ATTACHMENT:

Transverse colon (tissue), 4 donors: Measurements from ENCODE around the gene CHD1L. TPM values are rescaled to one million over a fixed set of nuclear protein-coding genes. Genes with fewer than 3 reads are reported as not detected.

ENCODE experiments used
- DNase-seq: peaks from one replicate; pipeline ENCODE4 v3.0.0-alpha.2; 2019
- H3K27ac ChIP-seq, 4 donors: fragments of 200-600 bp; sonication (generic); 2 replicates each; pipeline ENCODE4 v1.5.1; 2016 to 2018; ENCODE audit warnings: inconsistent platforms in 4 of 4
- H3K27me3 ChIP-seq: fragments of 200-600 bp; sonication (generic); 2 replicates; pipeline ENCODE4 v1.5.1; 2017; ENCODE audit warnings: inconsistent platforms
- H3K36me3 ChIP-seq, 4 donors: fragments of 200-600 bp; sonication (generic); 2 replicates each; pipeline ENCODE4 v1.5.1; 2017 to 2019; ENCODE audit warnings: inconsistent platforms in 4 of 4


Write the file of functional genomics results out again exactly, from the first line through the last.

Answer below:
Transverse colon (tissue), 4 donors: Measurements from ENCODE around the gene CHD1L. TPM values are rescaled to one million over a fixed set of nuclear protein-coding genes. Genes with fewer than 3 reads are reported as not detected.

ENCODE experiments used
- DNase-seq: peaks from one replicate; pipeline ENCODE4 v3.0.0-alpha.2; 2019
- H3K27ac ChIP-seq, 4 donors: fragments of 200-600 bp; sonication (generic); 2 replicates each; pipeline ENCODE4 v1.5.1; 2016 to 2018; ENCODE audit warnings: inconsistent platforms in 4 of 4
- H3K27me3 ChIP-seq: fragments of 200-600 bp; sonication (generic); 2 replicates; pipeline ENCODE4 v1.5.1; 2017; ENCODE audit warnings: inconsistent platforms
- H3K36me3 ChIP-seq, 4 donors: fragments of 200-600 bp; sonication (generic); 2 replicates each; pipeline ENCODE4 v1.5.1; 2017 to 2019; ENCODE audit warnings: inconsistent platforms in 4 of 4